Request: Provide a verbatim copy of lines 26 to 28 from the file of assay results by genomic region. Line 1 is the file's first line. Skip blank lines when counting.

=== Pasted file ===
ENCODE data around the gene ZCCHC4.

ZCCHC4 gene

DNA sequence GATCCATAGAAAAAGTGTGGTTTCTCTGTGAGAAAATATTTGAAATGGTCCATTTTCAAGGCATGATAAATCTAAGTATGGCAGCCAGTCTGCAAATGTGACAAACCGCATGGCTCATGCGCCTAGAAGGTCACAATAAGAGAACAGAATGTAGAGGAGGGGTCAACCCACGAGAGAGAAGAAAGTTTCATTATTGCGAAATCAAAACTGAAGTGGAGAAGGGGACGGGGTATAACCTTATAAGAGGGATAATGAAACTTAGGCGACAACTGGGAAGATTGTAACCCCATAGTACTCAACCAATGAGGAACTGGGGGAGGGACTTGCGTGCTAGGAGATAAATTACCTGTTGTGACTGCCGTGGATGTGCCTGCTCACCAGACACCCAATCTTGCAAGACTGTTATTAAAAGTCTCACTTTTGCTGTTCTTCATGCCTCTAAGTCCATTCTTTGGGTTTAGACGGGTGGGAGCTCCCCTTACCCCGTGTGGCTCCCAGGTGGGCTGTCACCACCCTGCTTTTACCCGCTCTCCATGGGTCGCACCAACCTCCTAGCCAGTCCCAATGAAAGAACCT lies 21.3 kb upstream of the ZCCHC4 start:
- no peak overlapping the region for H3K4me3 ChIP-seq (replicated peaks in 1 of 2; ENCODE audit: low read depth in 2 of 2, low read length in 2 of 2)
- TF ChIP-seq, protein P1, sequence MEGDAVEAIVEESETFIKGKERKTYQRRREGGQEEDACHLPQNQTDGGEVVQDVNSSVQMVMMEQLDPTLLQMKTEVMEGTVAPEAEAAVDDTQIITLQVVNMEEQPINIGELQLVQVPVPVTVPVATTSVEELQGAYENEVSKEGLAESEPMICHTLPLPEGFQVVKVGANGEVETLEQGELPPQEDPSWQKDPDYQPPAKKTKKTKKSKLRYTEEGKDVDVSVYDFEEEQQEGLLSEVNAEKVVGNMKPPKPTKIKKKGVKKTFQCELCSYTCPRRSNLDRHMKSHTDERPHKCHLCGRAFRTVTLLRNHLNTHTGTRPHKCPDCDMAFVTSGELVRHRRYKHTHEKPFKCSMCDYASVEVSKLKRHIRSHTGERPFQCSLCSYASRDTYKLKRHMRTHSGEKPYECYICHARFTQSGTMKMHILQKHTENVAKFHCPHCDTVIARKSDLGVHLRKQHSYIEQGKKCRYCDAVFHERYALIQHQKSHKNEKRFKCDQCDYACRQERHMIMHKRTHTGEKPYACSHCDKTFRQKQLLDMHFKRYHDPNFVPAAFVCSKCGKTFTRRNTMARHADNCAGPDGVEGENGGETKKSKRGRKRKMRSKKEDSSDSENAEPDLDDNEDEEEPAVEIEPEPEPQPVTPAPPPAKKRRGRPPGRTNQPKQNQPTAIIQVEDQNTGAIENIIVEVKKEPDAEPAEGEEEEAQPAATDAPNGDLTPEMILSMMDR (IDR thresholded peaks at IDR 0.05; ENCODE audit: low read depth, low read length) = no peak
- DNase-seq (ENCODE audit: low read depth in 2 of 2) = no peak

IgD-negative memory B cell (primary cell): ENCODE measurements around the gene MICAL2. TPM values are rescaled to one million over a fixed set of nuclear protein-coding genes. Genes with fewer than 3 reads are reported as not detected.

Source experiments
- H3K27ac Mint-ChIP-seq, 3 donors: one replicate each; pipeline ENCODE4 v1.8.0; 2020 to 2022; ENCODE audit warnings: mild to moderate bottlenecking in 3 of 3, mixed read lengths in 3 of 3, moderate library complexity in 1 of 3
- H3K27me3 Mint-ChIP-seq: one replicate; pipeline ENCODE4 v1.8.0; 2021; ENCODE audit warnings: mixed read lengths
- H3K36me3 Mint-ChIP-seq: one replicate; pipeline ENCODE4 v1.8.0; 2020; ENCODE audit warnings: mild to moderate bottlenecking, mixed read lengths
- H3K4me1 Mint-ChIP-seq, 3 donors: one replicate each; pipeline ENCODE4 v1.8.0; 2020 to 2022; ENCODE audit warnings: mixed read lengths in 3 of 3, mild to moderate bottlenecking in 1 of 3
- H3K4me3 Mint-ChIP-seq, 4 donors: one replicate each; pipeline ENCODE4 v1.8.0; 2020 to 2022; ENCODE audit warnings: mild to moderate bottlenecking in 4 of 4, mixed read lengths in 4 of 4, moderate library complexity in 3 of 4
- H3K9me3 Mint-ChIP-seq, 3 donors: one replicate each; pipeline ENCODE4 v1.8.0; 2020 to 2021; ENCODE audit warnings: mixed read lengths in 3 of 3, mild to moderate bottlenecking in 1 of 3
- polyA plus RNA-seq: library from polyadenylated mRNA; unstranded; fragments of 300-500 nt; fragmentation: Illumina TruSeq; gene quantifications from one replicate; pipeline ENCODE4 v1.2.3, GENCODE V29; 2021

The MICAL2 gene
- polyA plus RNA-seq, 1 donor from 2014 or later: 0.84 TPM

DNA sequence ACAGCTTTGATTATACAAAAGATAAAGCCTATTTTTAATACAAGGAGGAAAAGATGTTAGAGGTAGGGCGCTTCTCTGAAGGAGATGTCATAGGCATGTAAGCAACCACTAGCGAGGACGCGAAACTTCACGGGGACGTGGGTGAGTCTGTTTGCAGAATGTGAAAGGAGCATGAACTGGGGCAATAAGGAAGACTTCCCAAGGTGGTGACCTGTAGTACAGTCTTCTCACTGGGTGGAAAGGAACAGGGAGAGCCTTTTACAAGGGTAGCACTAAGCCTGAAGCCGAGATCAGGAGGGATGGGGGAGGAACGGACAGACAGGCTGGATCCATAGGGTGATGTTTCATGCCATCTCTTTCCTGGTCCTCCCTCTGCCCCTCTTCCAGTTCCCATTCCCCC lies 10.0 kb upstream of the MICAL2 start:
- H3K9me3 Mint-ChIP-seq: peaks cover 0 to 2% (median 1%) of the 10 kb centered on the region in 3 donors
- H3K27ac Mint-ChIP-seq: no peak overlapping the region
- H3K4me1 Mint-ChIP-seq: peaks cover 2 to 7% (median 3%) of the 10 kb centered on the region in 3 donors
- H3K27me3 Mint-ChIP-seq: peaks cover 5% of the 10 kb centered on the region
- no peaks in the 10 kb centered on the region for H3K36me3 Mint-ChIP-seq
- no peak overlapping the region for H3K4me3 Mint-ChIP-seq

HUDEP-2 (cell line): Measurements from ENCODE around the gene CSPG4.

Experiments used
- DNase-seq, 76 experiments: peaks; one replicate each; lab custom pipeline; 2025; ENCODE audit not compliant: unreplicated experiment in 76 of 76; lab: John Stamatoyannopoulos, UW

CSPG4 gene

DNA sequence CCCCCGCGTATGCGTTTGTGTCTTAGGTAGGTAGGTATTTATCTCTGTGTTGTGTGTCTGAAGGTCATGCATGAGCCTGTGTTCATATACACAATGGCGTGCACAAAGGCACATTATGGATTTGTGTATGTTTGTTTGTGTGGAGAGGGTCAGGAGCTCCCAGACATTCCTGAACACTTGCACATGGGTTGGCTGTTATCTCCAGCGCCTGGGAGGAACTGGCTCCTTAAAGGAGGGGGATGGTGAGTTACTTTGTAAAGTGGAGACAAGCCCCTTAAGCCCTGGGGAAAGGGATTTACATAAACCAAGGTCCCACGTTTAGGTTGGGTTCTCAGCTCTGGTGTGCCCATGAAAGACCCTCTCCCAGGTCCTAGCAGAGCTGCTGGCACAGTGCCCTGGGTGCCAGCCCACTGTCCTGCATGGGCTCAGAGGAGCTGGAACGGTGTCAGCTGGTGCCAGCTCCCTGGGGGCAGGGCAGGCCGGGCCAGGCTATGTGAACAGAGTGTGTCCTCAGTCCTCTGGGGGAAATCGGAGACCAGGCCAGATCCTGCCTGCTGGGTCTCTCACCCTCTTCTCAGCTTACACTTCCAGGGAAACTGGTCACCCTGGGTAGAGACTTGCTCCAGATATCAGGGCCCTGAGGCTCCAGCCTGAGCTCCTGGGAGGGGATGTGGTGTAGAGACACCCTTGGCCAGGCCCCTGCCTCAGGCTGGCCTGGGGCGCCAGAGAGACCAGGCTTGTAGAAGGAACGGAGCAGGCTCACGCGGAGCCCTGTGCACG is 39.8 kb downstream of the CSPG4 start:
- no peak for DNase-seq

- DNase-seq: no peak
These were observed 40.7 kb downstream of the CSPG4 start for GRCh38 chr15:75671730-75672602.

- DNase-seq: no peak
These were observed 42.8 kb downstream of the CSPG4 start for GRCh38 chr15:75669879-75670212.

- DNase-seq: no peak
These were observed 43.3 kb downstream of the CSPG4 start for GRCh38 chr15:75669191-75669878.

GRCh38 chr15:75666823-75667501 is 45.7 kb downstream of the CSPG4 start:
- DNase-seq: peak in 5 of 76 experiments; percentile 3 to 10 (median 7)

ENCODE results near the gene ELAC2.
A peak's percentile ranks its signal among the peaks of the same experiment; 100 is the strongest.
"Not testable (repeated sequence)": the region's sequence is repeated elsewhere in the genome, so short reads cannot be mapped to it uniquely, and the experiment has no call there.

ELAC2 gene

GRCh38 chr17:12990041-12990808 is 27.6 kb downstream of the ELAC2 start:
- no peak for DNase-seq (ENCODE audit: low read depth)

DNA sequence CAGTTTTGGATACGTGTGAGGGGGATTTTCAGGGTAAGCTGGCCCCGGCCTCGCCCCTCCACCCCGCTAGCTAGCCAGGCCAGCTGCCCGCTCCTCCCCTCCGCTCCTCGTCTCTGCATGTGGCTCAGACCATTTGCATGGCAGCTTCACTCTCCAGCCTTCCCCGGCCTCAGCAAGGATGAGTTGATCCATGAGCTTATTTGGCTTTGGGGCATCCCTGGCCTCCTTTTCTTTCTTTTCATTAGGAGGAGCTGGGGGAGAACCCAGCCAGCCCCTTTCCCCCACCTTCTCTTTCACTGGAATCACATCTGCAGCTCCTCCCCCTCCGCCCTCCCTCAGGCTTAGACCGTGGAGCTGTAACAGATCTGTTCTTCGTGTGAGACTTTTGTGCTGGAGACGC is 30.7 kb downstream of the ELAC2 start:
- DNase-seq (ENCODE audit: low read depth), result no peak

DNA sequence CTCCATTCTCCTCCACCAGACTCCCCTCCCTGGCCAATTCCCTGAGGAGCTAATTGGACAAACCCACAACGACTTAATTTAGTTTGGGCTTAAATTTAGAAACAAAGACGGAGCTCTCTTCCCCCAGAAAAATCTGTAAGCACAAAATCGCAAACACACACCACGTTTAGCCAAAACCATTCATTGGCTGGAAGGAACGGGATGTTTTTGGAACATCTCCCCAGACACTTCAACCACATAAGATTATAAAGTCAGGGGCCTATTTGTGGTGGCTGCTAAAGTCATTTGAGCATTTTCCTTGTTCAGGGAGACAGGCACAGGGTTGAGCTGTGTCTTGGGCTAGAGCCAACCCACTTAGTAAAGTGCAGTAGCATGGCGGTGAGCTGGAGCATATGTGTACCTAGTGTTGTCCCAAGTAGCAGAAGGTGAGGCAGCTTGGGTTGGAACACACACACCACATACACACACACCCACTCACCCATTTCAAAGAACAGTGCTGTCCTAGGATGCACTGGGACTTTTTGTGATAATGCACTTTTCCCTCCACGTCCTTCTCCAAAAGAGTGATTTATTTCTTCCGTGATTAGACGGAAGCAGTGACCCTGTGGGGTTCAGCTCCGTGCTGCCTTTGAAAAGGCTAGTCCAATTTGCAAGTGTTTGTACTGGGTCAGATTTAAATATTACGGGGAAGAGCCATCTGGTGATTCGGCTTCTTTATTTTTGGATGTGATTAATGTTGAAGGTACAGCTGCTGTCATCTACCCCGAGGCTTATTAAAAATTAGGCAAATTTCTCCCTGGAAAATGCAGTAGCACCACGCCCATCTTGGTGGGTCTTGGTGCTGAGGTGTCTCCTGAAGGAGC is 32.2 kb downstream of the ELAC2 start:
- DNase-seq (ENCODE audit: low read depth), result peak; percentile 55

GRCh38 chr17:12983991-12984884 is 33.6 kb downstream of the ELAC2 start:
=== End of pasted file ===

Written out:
Experiments used
- DNase-seq, 76 experiments: peaks; one replicate each; lab custom pipeline; 2025; ENCODE audit not compliant: unreplicated experiment in 76 of 76; lab: John Stamatoyannopoulos, UW

CSPG4 gene